Buzzzzzzzz! “Mommy! Daddy! Come quick….you need to….” It was Savanna, our seven-year-old. “…..Oh! There’s another one in the bathroom. Can you please kill it before we go to bed?” We had spent the week in Punta Cana, Dominican Republic, and had one last night before we were to return home. After the kids and even my husband John had long gone to sleep and I stayed up to read, I lay under my covers up to my chin with my head comfortably placed on top of one pillow and beneath another. In fact, ever since that hot second grade year in Islamabad, the only way I have been able to fall asleep (flying bugs present or not) is by having a second pillow placed over my head.
Thus far, the week had been fantastic. The weather and family time were equally amazing. It had not gone unnoticed that Ethan and Charlie had been smiling at any stranger they met, readily flaunting their differently-shaped hands and feet. Whether it was waving to the staff of locals at a restaurant, the bartenders that made them (virgin) pina coladas poolside, other kids in the pool or beach nearby, or the attendants at the park where we all spent the afternoon swimming with dolphins, our kids were clearly feeling self-assured and even confidant. Ethan even burst out one morning at the pool for all to hear, “Diferente es excelente!”
Earlier that day, while sitting in my chair poolside reading my friend Aviva’s soon-to-be released memoir, I glanced over at someone nearby reading a book I hadn’t read or thought about for almost twenty years, called, “The Celestine Prophesy,” by James Redfield. Not really a story, the book’s purpose was to lay out nine ‘insights’ to help someone to grow on a personal and spiritual level. Although I hardly remember any of the insights, one of them still somewhat stands out in my mind. It was the Third Insight and had to do with the universe as a field of sacred energy that we can sense. According to Redfield, “where attention goes, energy flows.” I still remember being impacted by that thought. From the moment we meet someone, we have the power to boost their energy level or deplete it, and vice-versa.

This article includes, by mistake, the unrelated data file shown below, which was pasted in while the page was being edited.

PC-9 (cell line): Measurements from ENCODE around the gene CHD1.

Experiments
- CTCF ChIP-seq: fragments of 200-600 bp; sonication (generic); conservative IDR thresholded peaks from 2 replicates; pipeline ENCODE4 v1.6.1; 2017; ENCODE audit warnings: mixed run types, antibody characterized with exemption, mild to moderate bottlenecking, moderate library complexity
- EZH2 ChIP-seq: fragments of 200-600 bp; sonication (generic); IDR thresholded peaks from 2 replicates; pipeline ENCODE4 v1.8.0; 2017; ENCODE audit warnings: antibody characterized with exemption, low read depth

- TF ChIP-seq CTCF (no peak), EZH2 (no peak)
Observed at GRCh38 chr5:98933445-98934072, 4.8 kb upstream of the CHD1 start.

In that moment, I realized something that felt important. I couldn’t but help to think about how I’ve spent so much time ensuring that our kids walk this earth feeling positive and proud for their own sake. However, I think it’s just as important for us to recognize how much of an impact we can make on another person. The next morning right before they hopped back into the pool, Ethan, Charlie and I sat together looking at pictures of the trip on my Iphone. “Argh! Another one bit me!” Ethan pointed at his forearm. “I hate these mosquitos!” they then both chimed-in at once. I decided perhaps beyond complaints about annoying bugs, this was a teaching moment. “Think about it, kids. The mosquito’s only purpose is to take-away —to make people feel uncomfortable even by their sound before they bite.” I continued. “Every time we meet someone, if we act embarrassed or self-conscious about what we look like, others are drained by the encounter, and are left feeling awkward at best, possibly annoyed and certainly uncomfortable. Without even realizing it, we have impacted their own happiness level not only in that moment but even after they met us. It’s like how the mosquito bite only takes a second but you end up afterward with an itchy bump.” I paused. “I am so proud of you both. You are incredible flaunters, proud in your own skin. As a result, people that you meet literally can have a better day simply by being in the presence of your bright and positive attitude.”